Seerveld, Calvin; Anastasiou, Harry; Institute for Christian Studies (Institute for Christian Studies, 1979)
    • Fiction as Philosophy: Reading the Work of Christine de Pizan and Luce Irigaray to Write a Hermeneutics of Socially Transformative Fiction-mediated Philosophy

      Sweetman, Robert; Carr, Allyson Ann; Institute for Christian Studies (Institute for Christian Studies, 2011-06)
      This dissertation proposes to examine the work of scholars Christine de Pizan and Luce Irigaray in order to develop the possibilities of fiction in philosophy for the purposes of social transformation. Using four of her major narrative texts (The Mutacion of Fortune, the City of Ladies, the Path of Long Study and the Vision) I show how Christine employs the complex array of hermeneutical tools available to her in fictionalized ways as a means of training her readers into re-writing their understanding of themselves and their contexts. Alongside such re-writings, I show that she understands herself to have a particular vocation for educating the powers of France towards ethical action in their governance, and that she does so in these works in the form of philosophically oriented fictionalizations. I use the work of Luce Irigaray to explore a philosopher from the twentieth and twenty-first century who uses narrative and hermeneutical tools that bear a family resemblance to Christine's. Tracing Irigaray's formulations on the necessity of sexual difference I show how she re-tells stories from myth and history in such a way as to develop the sexual difference she desires. Finally, having engaged with these two philosophers, I use the hermeneutical work of Hans-Georg Gadamer to present my own work on how well-crafted fiction can be used to build philosophical concepts and understandings that are not yet available in our world, but which become available to us through our participation in the new fictionalized contexts and fictional worlds we create. I show how it is through understanding the possibilities this kind of philosophical and fictionalized utopic thinking holds that social transformation rooted in the world-building capabilities of individual persons can occur.
    • Forgiveness: the Gift and Its Counterfeit

      Olthuis, James H.; VanderBerg, James; Institute for Christian Studies (Institute for Christian Studies, 2002-11)
    • Foucault, Levinas and the Ethical Embodied Subject

      Zuidervaart, Lambert; Lok, Wing-Kai; Goris, W.; Institute for Christian Studies (Institute for Christian Studies, 2011-07-05)
      This dissertation attempts to interrogate whether the postmodern anti-essentialist approach to the body can truly recognize the ethical value of the body. For the postmodernists, the value of the human body has long been repressed by Cartesian rationalism and dualism that privileges the mind over the body. Dualism is a form of reductionism that reduces either the mind to the body or the body to the mind. It not only fails to recognize an interaction between mind and body, but also privileges one side at the expense of the other. For instance, rationalism is a dualist reductionism since it always explains the body and matter in terms of mind or reason. Thus, dualism not only refers to a split or separation between mind and body, but also refers to a reductive relation between mind and body.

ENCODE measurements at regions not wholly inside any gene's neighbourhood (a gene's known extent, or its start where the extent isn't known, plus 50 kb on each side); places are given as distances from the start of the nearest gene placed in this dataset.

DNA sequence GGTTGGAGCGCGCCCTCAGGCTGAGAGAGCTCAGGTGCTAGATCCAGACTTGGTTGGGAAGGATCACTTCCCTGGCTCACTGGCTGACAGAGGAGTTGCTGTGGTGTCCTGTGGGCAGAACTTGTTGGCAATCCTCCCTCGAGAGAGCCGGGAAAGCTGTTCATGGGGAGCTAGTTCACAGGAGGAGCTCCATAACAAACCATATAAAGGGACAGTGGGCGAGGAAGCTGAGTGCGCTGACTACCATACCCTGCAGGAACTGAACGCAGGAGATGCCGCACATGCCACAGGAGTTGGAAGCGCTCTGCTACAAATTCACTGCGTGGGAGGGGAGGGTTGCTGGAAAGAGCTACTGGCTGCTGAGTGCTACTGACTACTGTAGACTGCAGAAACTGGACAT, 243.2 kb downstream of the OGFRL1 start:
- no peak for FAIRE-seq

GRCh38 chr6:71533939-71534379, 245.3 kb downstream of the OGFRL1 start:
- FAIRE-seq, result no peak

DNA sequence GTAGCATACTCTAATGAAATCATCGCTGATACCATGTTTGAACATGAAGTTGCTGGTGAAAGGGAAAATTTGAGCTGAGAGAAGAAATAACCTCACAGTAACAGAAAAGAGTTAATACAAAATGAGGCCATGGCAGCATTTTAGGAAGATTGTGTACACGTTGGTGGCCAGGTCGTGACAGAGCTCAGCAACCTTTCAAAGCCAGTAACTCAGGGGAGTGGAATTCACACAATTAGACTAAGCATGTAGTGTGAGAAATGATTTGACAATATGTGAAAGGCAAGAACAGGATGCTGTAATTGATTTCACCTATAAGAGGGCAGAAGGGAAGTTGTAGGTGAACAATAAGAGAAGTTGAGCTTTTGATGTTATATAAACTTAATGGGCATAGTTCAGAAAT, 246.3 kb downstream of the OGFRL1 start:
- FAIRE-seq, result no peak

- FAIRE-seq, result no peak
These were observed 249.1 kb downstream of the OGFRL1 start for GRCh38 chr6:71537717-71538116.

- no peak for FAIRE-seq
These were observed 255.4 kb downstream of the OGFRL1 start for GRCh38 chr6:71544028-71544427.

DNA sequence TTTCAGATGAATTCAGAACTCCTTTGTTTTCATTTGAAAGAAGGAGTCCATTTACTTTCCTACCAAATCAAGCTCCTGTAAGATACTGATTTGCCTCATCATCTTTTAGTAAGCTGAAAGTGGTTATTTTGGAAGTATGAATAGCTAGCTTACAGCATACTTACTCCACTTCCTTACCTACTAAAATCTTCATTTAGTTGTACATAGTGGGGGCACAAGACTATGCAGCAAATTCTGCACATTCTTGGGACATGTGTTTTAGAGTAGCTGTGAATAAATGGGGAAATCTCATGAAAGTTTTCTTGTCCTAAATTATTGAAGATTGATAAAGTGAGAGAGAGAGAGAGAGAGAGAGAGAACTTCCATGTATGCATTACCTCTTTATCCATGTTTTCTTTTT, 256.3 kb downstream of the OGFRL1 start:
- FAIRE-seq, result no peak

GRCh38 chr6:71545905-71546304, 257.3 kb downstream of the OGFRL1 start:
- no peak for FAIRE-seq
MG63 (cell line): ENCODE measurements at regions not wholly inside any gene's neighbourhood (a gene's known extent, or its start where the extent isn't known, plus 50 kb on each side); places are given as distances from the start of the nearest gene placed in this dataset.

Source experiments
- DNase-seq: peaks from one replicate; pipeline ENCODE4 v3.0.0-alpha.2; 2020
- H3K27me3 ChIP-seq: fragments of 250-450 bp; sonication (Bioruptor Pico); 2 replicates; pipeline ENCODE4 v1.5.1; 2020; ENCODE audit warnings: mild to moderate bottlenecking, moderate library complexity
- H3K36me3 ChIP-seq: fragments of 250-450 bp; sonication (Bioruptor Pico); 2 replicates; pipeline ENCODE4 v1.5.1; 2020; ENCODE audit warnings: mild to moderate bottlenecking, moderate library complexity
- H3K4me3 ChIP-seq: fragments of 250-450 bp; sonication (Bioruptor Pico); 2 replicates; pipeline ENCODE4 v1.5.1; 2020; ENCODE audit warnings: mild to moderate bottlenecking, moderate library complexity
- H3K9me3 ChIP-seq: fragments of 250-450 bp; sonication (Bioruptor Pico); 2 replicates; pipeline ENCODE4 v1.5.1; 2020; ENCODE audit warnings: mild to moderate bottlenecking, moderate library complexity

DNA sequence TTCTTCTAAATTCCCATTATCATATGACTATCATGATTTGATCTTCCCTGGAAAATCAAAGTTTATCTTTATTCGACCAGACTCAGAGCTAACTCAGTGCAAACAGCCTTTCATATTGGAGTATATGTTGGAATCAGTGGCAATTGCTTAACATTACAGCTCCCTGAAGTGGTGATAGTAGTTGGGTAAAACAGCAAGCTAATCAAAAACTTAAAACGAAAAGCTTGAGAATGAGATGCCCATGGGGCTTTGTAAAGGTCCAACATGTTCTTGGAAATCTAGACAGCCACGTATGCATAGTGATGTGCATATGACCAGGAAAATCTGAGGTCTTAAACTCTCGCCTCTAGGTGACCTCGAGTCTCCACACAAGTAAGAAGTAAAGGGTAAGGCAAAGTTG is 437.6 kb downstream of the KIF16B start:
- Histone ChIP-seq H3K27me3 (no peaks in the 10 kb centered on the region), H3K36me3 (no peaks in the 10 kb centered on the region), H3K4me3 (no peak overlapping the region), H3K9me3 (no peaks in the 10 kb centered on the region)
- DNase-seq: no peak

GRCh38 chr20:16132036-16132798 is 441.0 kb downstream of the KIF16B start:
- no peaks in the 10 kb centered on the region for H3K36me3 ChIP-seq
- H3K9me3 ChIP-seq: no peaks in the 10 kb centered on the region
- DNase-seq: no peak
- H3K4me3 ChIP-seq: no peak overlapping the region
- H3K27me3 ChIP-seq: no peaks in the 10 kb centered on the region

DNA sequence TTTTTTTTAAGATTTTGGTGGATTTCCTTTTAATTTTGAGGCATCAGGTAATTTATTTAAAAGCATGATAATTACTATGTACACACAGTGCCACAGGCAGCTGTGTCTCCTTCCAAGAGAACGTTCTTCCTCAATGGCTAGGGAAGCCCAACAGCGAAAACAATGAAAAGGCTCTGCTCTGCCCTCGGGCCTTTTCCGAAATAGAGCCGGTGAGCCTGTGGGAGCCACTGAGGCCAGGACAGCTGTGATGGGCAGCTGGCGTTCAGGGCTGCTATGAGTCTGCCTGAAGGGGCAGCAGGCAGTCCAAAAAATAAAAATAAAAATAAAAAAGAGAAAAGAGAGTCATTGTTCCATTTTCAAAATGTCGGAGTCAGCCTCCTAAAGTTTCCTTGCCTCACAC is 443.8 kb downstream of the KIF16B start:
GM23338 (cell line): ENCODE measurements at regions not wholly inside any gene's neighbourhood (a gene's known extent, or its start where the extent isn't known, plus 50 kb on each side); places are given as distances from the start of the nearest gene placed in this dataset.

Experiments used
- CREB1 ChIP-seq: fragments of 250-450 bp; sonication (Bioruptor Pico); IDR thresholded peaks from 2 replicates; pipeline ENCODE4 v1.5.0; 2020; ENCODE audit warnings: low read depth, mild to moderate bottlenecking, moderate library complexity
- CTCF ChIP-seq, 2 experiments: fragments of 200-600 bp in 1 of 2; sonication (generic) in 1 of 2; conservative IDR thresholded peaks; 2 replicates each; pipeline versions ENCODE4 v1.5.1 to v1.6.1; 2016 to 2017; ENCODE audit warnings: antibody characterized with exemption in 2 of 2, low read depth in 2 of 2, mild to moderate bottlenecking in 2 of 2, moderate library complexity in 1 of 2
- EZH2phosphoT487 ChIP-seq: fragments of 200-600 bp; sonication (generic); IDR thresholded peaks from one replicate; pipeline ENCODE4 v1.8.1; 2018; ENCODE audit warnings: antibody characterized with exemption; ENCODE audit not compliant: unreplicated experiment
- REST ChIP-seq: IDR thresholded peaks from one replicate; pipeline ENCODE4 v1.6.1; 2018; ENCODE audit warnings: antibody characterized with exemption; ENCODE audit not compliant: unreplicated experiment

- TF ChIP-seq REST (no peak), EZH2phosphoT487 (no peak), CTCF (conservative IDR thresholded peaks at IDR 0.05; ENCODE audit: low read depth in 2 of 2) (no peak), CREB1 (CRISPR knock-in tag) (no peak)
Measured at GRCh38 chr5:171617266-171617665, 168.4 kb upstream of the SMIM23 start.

• From Cynical Reason to Spiritual Creativity: An Exercise in Religious Anthropodicy

      Sweetman, Robert; Dettloff, Dean; Institute for Christian Studies (Institute for Christian Studies, 2015)
      This thesis explores the cultural ideology of cynicism as identified and critiqued by Peter Sloterdijk, who describes cynicism as an "enlightened false consciousness" that is "universal and diffuse." As an ideology, cynicism perpetuates the conditions of unjust society, but it is impervious to criticism. Instead of further critique, the thesis suggests religious traditions can offer means of overcoming the enclosure of cynical consciousness. Chapter one outlines Sloterdijk's approach to cynicism, including its historical development. Chapter two considers cynicism as a problem of self-understanding and proposes religion reveals that human beings are malleable through practices and techniques. Chapter three looks at three such techniques--awareness, compassion, and creativity--and offers them as solutions to cynical consciousness. The thesis aims, overall, to offer a way of considering the continued relevance and possibility of religious traditions, practices, and techniques to a cynical society such that alternative self-understandings and alternative social configurations might be made possible.